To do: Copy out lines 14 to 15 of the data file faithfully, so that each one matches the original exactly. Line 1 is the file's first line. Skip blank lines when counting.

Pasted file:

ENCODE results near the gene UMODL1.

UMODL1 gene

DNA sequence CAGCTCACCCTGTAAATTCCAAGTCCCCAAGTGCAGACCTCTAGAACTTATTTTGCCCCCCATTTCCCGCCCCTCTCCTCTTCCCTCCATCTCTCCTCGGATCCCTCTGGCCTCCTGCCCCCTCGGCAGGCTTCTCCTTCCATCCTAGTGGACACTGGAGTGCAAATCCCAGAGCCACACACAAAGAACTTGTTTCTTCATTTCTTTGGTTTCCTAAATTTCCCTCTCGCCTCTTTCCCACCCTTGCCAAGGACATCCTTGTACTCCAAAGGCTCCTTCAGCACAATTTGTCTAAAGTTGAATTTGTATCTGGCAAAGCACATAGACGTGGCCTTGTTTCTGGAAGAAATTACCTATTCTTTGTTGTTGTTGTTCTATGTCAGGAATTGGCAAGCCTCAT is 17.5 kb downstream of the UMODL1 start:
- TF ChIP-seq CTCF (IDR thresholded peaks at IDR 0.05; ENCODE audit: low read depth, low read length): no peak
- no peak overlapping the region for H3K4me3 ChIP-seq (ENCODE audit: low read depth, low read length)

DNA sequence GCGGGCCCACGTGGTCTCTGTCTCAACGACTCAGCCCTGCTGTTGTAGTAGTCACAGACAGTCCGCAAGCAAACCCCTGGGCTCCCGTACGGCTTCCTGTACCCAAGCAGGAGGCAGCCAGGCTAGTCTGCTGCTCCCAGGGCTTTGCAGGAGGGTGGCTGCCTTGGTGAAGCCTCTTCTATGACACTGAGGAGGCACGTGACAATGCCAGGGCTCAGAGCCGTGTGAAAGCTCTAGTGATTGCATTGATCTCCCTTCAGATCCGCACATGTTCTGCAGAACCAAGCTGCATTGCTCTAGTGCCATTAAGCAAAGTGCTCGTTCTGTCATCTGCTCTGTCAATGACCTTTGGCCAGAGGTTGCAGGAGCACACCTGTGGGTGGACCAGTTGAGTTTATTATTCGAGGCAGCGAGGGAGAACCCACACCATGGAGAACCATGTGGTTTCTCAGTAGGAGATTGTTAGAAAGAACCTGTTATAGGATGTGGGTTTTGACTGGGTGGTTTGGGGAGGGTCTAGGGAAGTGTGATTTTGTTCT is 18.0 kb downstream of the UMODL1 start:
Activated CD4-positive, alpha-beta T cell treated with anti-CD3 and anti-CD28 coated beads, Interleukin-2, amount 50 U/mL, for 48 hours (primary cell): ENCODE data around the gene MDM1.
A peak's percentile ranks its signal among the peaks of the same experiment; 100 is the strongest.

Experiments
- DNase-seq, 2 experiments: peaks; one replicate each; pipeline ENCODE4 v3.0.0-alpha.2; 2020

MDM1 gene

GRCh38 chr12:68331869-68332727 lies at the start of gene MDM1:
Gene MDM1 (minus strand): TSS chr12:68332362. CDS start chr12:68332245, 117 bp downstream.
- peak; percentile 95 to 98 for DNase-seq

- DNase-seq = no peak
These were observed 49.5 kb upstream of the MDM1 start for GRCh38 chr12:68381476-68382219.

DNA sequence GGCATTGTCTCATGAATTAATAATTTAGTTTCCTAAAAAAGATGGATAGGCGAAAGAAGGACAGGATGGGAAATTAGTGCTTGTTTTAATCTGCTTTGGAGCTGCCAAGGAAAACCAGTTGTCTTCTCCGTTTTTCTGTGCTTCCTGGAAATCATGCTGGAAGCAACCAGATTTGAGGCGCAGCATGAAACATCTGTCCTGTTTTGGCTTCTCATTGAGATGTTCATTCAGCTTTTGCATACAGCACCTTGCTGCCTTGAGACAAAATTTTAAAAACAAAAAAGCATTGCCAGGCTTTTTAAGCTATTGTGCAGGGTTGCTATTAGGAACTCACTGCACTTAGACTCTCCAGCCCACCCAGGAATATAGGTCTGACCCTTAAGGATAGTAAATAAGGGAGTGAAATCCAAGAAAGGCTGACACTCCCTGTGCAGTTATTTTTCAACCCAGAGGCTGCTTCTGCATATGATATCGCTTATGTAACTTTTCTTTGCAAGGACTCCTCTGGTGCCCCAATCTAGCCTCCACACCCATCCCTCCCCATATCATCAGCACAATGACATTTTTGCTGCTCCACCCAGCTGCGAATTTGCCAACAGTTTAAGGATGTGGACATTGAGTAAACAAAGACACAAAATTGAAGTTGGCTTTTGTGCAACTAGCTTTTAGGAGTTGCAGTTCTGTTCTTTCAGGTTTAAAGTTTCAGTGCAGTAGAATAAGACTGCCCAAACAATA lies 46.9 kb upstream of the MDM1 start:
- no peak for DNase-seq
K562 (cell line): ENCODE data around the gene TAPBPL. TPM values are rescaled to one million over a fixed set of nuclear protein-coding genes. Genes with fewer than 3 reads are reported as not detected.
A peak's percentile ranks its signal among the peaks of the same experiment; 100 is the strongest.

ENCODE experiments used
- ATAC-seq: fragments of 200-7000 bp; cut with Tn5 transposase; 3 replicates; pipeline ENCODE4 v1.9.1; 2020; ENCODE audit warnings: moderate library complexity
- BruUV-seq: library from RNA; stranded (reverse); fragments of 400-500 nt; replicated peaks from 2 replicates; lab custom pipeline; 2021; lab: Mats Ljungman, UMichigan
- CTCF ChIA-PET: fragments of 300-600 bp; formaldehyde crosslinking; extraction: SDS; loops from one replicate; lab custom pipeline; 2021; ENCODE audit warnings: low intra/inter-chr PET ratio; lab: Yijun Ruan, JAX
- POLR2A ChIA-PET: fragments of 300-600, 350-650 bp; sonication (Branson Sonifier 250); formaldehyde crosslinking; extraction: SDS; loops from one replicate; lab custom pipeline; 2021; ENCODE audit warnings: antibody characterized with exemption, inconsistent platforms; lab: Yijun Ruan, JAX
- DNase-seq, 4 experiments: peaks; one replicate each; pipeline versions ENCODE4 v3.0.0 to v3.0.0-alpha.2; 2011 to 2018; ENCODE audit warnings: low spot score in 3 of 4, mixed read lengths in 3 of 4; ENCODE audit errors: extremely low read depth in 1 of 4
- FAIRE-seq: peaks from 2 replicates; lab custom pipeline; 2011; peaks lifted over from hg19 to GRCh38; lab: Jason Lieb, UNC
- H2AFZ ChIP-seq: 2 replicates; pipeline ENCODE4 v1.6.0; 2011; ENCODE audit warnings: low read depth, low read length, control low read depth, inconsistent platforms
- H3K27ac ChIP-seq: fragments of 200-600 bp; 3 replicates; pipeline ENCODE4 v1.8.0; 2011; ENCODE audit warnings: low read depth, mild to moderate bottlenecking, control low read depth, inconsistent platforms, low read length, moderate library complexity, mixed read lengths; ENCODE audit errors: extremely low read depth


- peak; percentile 95 to 98 for DNase-seq

- DNase-seq = no peak